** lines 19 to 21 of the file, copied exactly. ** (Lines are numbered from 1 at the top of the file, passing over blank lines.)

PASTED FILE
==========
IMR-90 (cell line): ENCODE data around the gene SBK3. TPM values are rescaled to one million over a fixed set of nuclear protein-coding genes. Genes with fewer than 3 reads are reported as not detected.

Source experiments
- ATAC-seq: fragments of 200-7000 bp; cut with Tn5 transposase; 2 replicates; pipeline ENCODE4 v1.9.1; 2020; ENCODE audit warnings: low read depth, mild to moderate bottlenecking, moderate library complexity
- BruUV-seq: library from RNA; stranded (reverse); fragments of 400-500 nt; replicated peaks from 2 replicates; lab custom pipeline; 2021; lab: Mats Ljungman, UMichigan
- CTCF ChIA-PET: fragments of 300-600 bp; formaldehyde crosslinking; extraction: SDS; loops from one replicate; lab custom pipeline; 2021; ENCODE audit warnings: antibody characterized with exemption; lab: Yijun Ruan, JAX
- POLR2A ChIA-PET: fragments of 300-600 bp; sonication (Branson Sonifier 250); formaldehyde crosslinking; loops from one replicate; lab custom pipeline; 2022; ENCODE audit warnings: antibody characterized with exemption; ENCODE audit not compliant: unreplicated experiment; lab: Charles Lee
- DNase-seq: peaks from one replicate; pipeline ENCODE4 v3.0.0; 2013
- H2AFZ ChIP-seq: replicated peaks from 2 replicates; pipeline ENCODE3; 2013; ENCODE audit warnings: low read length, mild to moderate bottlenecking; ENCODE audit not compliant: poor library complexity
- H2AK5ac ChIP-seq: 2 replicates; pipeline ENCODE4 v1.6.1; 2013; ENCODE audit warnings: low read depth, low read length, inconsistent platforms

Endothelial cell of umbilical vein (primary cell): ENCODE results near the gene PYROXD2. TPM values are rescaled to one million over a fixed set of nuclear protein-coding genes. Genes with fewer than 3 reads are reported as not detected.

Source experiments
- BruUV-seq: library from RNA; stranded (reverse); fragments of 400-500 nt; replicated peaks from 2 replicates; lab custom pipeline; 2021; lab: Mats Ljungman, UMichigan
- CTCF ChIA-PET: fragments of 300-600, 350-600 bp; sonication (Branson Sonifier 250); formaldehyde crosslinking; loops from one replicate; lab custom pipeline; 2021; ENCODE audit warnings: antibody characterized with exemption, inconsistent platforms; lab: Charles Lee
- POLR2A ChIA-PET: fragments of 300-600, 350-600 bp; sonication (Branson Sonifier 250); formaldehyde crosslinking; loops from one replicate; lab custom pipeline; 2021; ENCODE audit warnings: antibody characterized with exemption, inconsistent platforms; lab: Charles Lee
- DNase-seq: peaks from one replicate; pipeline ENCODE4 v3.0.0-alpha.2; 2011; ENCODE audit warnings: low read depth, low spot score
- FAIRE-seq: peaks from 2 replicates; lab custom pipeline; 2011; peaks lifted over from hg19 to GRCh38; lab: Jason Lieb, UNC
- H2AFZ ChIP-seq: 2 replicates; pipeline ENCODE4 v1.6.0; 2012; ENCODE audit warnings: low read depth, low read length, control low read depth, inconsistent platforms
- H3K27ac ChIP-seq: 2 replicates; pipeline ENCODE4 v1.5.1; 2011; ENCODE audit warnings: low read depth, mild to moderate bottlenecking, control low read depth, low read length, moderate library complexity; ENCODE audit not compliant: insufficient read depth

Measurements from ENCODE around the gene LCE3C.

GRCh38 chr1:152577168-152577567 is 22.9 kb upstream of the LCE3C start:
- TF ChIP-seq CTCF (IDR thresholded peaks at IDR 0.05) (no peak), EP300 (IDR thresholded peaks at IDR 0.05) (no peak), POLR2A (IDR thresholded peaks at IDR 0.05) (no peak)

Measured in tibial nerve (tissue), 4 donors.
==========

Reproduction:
Measurements from ENCODE around the gene LCE3C.

GRCh38 chr1:152577168-152577567 is 22.9 kb upstream of the LCE3C start:
- TF ChIP-seq CTCF (IDR thresholded peaks at IDR 0.05) (no peak), EP300 (IDR thresholded peaks at IDR 0.05) (no peak), POLR2A (IDR thresholded peaks at IDR 0.05) (no peak)